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Food Chem Toxicol. 2010 Jan;48(1):209-14. doi: 10.1016/j.fct.2009.10.002. Epub 2009 Oct 9.

Evaluation of genotoxic effects of semicarbazide on cultured human lymphocytes and rat bone marrow.

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Department of Environmental and Natural Resources Management, University of Ioannina, Agrinio, Greece.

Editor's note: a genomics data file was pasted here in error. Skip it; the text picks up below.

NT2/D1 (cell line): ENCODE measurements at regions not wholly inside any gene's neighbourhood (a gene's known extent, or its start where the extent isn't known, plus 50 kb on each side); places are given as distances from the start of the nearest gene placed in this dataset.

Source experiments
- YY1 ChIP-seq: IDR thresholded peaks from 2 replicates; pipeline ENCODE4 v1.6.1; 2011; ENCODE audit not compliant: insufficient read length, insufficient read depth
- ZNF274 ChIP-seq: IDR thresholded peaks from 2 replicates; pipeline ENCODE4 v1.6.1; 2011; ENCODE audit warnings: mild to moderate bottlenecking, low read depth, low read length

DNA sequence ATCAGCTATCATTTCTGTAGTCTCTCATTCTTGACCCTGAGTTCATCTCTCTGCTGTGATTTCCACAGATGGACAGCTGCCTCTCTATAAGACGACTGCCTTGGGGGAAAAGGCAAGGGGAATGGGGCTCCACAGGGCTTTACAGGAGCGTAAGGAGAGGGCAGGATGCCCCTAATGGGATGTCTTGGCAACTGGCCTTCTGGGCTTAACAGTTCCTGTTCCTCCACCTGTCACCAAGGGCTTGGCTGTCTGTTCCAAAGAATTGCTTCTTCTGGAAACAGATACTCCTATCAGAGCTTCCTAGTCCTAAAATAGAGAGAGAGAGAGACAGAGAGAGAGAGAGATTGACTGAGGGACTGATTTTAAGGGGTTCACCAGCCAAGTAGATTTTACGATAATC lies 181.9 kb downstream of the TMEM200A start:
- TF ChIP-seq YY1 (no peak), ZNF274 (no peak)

Semicarbazide (SEM) belongs to the hydrazine family of chemicals, some members of which are known to possess carcinogenic potential. Information on the potential hazard of SEM itself is incomplete and the possibility that it is genotoxic cannot be ruled out. SEM is widely used as a residue marker for the banned veterinary drug nitrofurazone. Also, it occurs as a break-down product of azodicarbonamide (ADC), a chemical used as a flour treatment. Furthermore, it may form as a reaction product of hypochlorite action on food additives. In the present study, we investigated the possible genotoxic effects of SEM with respect to the following cytogenetic end-points: (1) in vitro micronucleus (MN) formation and sister-chromatid exchange (SCE) induction in human lymphocytes and (2) in vivo micronucleus induction on rat bone marrow polychromatic erythrocytes (PCEs). Comparing MN and SCE frequencies on control and examined concentrations (0.5, 2.5, 5, 10 and 20 microg ml(-1)) did not reveal statistically significant differences except, marginally, the highest concentration (20 microg ml(-1)) in SCE analysis. On the other hand, oral administration of 50, 100 and 150 mg kg(-1) b.w. of SEM showed a statistically significant effect in MN frequencies on Wistar rats' bone marrow PCEs, with no dose-response pattern.

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